Morrissey wades into David Cameron row

By Ian Dunt

Legendary pop singer Morrissey has waded into a row between his former Smiths bandmembers and the prime minister.

The online spat started last week when former Smiths guitarist Johnny Marr demanded that David Cameron stop telling everyone how much he liked the band.

“Stop saying that you like The Smiths, no you don’t,” he wrote on Twitter.

“I forbid you to like it.”

The comment prompted a spate of Twitter messages connecting the coalition government’s fortunes with Smiths lyrics but there was criticism of Marr in some quarters, arguing that he should not try to reject listeners on the basis of their political beliefs.

But former Smiths lead singer and committed vegan Morrissey waded into the row today, saying he backed his former band mate.

“I would like to, if I may, offer support to Johnny Marr who has spoken out to the media this week against David Cameron,” he wrote on his blog.

“To those who have expressed concern over Johnny’s words in view of the fact that David Cameron has pledged immense allegiance to the music of the Smiths, I would like to try to explain why I think Johnny is right not to be flattered.

“It is true that music is a universal language – the ONLY universal language, and belongs to all, one way or another. However, with fitting grimness I must report that David Cameron hunts and shoots and kills stags – apparently for pleasure. It was not for such people that either Meat is Murder or The Queen is Dead were recorded; in fact, they were made as a reaction against such violence,” he continued.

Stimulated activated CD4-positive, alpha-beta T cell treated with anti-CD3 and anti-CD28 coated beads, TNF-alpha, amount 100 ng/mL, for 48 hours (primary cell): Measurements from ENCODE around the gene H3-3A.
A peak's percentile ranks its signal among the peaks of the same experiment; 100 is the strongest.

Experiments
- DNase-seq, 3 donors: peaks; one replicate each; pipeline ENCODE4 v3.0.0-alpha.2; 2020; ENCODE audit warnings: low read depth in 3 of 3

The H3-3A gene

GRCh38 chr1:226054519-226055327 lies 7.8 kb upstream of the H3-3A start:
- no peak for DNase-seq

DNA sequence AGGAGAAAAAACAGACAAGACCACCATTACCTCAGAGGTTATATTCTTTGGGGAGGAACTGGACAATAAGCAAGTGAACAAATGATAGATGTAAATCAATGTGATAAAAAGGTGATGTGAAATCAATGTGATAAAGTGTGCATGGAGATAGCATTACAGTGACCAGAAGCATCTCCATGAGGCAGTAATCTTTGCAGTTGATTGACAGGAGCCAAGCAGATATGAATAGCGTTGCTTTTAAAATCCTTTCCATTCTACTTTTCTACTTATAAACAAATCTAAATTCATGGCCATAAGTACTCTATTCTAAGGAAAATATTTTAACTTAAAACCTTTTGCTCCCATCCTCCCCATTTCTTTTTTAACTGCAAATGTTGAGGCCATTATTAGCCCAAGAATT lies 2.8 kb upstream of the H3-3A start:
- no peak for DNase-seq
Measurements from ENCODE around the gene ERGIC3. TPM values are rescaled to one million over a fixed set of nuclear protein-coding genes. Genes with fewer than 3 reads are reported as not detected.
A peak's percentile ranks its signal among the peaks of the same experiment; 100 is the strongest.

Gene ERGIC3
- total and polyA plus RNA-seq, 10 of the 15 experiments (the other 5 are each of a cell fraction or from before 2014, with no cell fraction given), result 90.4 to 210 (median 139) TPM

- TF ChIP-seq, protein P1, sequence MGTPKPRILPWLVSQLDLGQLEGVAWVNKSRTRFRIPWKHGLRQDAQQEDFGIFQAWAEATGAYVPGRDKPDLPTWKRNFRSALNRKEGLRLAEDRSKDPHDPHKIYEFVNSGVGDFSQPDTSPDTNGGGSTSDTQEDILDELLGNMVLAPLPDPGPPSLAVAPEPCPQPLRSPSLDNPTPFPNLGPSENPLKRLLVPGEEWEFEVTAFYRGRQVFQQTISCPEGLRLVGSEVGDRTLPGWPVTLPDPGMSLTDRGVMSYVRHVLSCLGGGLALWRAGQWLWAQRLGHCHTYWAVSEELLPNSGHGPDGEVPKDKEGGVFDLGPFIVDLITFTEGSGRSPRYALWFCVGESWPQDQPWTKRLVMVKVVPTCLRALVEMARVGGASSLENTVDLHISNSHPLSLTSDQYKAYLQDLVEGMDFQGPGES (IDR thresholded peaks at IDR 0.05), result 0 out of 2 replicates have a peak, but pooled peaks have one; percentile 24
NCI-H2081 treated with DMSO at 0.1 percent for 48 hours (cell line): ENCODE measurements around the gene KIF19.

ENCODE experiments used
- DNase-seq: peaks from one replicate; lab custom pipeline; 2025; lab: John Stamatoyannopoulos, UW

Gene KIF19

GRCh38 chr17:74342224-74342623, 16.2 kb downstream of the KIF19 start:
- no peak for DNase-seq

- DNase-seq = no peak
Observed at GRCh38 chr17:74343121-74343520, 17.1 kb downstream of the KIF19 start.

“I recall some years ago a party political broadcast on behalf of the Conservative party where David Cameron spoke directly to camera as an LP copy of The Queen is Dead proudly displayed itself on the wall behind his right shoulder.

“It is, of course, a fantastic thrill when the music you make is acknowledged by virtually anyone at all. But David Cameron is not just anyone.”

Morrissey explained that he had pulled out of an invitation to appear on BBC1’s The Andrew Marr Show because he would have had to line up alongside the prime minister.

“This was because I knew, then, that David wanted to repeal the Hunting Act, which would mean the brutal killing of foxes, hares, deer, badgers, otters – just about anything that moves,” he explained.

The Smiths, widely considered one of the greatest British bands of the 1980s, incoporated several songs about animal rights into their repertoire, but also featured several damning attacks on Conservatives, including Margaret on the Guillotine, a song imagining Margaret Thatcher’s execution.

During an appearance on Desert Island Discs, Mr Cameron said This Charming Man was one of his favourite songs.